Use this URL to cite or link to this record in EThOS: http://ethos.bl.uk/OrderDetails.do?uin=uk.bl.ethos.605623
Title: Bifurcations in lattice dynamical systems
Author: Johnson, M. E.
Awarding Body: University of Cambridge
Current Institution: University of Cambridge
Date of Award: 1997
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Abstract:
In this thesis I consider bifurcations in lattice dynamical systems, primarily coupled map lattices and lattice differential equations. First I explain how certain coupled map lattices can be considered as cellular automata, on all or part of each of state- or parameter-space, and outline what can be gained from such a consideration. Then I consider bifurcations of fixed points in locally bistable coupled map lattices, introducing various analytical techniques for the study of piecewise-linear lattice dynamical systems, and showing how numerical techniques allow smooth systems to be investigated also. In particular, bifurcation diagrams and bifurcation sets for "kink" and "bump" fixed points are constructed, and these reveal that there will be small regions of parameter space in which no stable bump fixed points exist, though many such fixed points exist on each side of these regions. Strange behaviour occurs in such regions, with very long transients being observed. Bifurcations from homogenous fixed points of lattice dynamical systems are then investigated using the methods of equivalent bifurcation theory. As well as locating such bifurcations, I obtain information regarding branching directions, numbers of branches, and branch stabilities. The effect of the local dynamical units having odd symmetry is discussed. Some aspects of the theory of infinite-dimensional lattice dynamical systems are then considered. I discuss the connection between fixed points of these systems and orbits of a certain area-preserving map of the plane, and extend some earlier results regarding the symbolic dynamics of this map. I then introduce a shadowing-based technique which allows us to infer the existence of certain fixed points on the infinite lattice using our knowledge of similar fixed points on finite lattices.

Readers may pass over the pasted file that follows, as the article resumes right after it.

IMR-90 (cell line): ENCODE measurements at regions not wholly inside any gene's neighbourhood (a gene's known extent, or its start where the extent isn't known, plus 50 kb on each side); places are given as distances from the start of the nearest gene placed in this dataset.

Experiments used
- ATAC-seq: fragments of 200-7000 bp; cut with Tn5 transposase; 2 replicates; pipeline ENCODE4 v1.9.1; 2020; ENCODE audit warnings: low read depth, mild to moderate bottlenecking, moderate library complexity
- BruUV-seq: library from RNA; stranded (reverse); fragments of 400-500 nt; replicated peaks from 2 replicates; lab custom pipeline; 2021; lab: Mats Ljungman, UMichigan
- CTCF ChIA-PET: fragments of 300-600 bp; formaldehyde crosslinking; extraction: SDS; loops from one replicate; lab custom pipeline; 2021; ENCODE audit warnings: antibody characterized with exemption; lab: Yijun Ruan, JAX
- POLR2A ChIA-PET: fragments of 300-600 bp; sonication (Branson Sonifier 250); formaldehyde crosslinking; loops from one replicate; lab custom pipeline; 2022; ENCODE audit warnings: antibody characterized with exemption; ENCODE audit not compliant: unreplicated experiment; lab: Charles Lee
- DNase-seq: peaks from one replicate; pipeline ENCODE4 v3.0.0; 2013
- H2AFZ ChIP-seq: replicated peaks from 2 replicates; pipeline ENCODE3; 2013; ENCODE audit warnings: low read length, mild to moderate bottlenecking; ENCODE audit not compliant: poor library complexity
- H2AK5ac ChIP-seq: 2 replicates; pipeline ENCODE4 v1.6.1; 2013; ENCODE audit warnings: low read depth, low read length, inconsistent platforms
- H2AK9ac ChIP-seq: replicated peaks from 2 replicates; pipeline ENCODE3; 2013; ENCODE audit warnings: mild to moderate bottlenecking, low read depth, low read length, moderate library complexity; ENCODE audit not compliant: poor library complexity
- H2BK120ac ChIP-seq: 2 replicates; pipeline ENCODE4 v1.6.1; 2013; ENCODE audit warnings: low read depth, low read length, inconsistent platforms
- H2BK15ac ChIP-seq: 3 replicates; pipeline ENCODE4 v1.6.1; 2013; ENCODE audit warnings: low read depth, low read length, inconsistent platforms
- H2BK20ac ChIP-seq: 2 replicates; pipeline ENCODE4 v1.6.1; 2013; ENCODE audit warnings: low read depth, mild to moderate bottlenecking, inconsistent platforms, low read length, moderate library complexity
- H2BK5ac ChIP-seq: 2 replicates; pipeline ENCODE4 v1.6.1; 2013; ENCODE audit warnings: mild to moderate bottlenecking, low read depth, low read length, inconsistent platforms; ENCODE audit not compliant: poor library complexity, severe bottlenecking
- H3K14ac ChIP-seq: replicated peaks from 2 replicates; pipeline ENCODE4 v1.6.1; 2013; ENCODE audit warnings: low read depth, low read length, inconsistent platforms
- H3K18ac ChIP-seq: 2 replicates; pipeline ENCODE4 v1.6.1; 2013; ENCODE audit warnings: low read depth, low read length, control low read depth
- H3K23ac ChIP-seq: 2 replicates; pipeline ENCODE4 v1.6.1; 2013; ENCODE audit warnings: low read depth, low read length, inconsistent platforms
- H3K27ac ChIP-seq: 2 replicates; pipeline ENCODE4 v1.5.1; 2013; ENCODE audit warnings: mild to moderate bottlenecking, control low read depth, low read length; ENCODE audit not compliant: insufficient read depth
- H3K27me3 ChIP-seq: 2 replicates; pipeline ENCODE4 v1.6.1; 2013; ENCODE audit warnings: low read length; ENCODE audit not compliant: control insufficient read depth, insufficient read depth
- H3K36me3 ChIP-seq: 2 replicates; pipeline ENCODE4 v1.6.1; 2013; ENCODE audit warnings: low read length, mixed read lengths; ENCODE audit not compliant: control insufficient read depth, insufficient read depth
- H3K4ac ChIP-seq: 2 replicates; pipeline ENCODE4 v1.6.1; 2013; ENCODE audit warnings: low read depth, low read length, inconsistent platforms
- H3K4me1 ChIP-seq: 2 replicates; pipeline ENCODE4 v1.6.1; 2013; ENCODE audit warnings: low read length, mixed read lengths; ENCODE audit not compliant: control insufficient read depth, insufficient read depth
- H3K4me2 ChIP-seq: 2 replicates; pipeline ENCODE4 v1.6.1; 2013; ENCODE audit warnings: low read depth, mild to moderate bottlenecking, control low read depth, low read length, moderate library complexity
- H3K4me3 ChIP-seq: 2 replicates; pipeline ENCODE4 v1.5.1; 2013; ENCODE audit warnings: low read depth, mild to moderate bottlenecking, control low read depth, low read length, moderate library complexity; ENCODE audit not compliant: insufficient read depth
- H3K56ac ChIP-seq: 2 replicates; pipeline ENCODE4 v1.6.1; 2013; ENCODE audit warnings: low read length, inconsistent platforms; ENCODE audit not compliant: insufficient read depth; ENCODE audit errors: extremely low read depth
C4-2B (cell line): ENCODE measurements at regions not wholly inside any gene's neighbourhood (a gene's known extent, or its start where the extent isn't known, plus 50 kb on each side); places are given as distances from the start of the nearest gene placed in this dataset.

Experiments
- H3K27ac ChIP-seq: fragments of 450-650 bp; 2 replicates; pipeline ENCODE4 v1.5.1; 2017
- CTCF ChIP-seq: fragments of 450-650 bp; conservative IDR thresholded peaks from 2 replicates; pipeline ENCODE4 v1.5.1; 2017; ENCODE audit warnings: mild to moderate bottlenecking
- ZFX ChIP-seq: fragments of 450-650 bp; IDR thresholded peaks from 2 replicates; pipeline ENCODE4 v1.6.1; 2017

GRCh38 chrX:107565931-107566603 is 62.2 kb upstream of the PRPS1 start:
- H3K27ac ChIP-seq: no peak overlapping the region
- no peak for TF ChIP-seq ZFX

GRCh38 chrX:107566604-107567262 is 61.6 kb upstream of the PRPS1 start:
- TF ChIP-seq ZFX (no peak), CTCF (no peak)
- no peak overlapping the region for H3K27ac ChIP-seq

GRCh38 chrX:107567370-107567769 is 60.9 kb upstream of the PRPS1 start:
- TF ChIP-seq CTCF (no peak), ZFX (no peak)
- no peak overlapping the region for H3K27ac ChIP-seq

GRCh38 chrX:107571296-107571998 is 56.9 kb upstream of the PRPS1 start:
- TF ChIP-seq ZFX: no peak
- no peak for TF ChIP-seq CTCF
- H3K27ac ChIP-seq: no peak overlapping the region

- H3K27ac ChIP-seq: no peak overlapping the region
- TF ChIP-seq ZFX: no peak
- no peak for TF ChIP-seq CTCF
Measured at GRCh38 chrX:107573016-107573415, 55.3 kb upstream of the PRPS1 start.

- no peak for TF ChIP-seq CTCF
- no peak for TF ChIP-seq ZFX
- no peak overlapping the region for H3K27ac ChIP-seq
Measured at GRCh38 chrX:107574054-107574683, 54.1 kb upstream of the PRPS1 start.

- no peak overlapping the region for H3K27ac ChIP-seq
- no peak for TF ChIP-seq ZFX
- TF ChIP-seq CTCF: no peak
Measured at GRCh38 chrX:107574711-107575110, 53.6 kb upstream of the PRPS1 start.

Supervisor: Not available Sponsor: Not available
Qualification Name: Thesis (Ph.D.) Qualification Level: Doctoral
EThOS ID: uk.bl.ethos.605623  DOI: Not available
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